For now I have this table for D placed near the big window, but we move this around the room depending on where we need the space.  This is a big Ikea table and the Ikea Chairs.  I love that the surface is white and wiping and cleaning the surface of this table is a great practical life activity for D.

The other corner in the room is our Math area.  Again, I re-used an old TV shelf for this area.  I love this TV shelf as most of the Math trays are large and this long shelf serves it right.  I had these Clock and Money Posters that I had bought in the Dollar Store a long time back and now it hangs behind this shelf. Also on the wall you can see our Large Number Cards displayed for easy access for our golden bead material work.

Right next to the Math area is our Language Area.  The bookshelf I used for this has only two shelves and kind of small, so I have the sandpaper letters and our salt tray on the floor.  On the wall above is the first finger painting from D.

This is another old TV cabinet re-purposed for the sensorial area.  Between the language and sensorial area is our bin for rugs.  On the wall above the shelf is a picture of Maria Montessori that I cut out from an old NAMTA journal.

Up next is our cultural shelves.  You can see our continent boxes on the floor.  On the wall are posters that I got for a buck at the dollar store and laminated at Lakeshore Learning.  One the other corner are two more boxes that are used for storing some of my supplies.

This is the initial setup that we are going to use to start our school with.  As time goes by we might switch things around.  I am pretty sure once M hits eighteen months there would be a lot more she would be interested in and I would have to move the shelves around.  May be I will win the lottery and will be able to afford new shelves or may be a newer house with a bigger school room! Dreams!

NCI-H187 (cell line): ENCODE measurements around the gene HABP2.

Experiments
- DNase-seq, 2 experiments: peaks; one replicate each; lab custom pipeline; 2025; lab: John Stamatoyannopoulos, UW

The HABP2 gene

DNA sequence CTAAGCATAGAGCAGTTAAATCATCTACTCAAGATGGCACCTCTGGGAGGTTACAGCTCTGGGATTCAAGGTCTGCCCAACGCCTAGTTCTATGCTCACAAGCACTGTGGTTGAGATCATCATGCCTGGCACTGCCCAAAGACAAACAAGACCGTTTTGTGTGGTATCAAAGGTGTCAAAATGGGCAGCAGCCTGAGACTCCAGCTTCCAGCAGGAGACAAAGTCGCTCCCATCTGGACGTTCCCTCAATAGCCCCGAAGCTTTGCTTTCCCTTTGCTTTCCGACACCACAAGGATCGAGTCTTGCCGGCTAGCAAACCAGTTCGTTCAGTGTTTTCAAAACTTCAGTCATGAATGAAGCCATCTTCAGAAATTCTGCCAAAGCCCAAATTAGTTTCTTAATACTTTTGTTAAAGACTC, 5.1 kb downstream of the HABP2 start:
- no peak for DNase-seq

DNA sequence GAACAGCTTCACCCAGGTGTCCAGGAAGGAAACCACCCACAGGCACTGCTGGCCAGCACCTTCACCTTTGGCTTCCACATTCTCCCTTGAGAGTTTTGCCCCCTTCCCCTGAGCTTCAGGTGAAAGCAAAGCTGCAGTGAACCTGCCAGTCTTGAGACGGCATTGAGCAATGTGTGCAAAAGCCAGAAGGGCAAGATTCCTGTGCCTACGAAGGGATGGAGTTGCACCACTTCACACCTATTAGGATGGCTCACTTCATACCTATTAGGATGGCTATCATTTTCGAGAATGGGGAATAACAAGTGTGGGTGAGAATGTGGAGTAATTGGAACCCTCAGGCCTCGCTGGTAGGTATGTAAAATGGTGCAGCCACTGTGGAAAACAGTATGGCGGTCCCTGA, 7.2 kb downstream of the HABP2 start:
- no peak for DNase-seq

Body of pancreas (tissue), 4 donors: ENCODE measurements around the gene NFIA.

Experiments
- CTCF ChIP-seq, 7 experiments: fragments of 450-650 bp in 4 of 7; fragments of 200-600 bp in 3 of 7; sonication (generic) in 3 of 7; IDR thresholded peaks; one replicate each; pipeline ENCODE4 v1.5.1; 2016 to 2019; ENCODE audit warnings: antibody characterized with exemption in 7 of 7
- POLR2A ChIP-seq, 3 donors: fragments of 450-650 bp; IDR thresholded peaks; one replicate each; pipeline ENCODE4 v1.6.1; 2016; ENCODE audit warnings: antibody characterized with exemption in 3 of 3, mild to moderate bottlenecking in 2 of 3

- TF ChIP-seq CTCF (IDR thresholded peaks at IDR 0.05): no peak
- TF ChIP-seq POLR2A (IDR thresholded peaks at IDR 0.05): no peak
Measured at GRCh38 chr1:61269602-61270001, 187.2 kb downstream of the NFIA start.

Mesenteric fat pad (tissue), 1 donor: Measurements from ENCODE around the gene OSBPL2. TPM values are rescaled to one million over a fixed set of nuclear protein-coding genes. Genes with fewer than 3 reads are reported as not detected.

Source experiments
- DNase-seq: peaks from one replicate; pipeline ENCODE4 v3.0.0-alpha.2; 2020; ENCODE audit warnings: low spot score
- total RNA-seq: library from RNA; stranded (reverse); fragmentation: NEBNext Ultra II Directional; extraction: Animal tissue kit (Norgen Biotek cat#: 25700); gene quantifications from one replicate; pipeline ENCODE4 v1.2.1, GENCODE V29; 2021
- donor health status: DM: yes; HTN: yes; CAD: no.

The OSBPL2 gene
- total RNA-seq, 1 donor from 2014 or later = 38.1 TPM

It is still not as perfect as I want it to be, but for now it works and it is way better than our old setup.  I don't have before pictures, but our previous set up was very cluttered.  In the ideal world I would have matching shelves for all the areas and would have moved the supplies out of the room into another area that is accessible easily, but I did not want to spend any money and so re-used what we already had.  The important thing is that D and M love this and have been having a blast in there!

Thursday, August 18, 2011

Cultural Exchange - Our Package: India

We are participating in a Cultural Exchange organized and initiated by Melissa @ Chasing Cheerios.  We are exchanging a letter, pictures and items of cultural significance with twelve more families.  We had so much fun putting together this package representing India!

WARNING: If you are part of the Cultural Exchange groups 14 or 26 and want your package to be a surprise please do not read further!

Here is a picture of the overall contents in our package: